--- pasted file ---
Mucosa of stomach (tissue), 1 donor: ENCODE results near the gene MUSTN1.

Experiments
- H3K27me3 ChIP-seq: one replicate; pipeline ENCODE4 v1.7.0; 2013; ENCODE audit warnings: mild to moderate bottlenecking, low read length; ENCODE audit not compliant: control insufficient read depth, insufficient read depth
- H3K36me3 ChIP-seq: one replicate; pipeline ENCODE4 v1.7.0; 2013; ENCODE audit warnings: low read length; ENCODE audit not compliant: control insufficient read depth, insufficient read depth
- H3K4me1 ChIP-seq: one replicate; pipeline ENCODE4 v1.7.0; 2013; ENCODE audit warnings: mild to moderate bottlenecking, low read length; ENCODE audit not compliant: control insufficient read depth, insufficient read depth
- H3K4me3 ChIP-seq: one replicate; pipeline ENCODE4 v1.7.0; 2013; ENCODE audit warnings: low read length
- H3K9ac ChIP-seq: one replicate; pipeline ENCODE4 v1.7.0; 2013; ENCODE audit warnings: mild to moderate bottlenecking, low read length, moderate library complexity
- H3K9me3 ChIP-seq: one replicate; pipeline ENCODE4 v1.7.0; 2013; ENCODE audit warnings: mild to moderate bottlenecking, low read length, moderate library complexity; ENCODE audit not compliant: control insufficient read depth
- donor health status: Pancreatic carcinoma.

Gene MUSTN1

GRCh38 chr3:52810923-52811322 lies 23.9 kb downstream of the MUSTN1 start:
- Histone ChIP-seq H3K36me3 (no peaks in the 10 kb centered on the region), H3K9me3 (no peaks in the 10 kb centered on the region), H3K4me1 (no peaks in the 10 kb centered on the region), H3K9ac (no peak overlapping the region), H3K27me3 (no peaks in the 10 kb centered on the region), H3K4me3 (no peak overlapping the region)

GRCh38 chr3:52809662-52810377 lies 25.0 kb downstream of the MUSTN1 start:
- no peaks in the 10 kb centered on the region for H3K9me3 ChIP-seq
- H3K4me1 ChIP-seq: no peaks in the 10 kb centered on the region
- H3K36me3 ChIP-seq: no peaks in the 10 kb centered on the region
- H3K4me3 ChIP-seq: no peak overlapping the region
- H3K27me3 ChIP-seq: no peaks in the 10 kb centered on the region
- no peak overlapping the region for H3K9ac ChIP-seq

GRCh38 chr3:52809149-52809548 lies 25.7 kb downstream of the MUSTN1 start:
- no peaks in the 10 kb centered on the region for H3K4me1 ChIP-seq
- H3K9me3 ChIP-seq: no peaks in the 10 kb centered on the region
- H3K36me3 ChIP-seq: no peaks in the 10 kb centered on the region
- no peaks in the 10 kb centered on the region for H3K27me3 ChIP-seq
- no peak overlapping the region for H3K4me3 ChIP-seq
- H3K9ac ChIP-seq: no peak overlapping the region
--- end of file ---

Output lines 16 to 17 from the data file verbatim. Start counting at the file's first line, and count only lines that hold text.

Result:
- H3K36me3 ChIP-seq: no peaks in the 10 kb centered on the region
- H3K4me3 ChIP-seq: no peak overlapping the region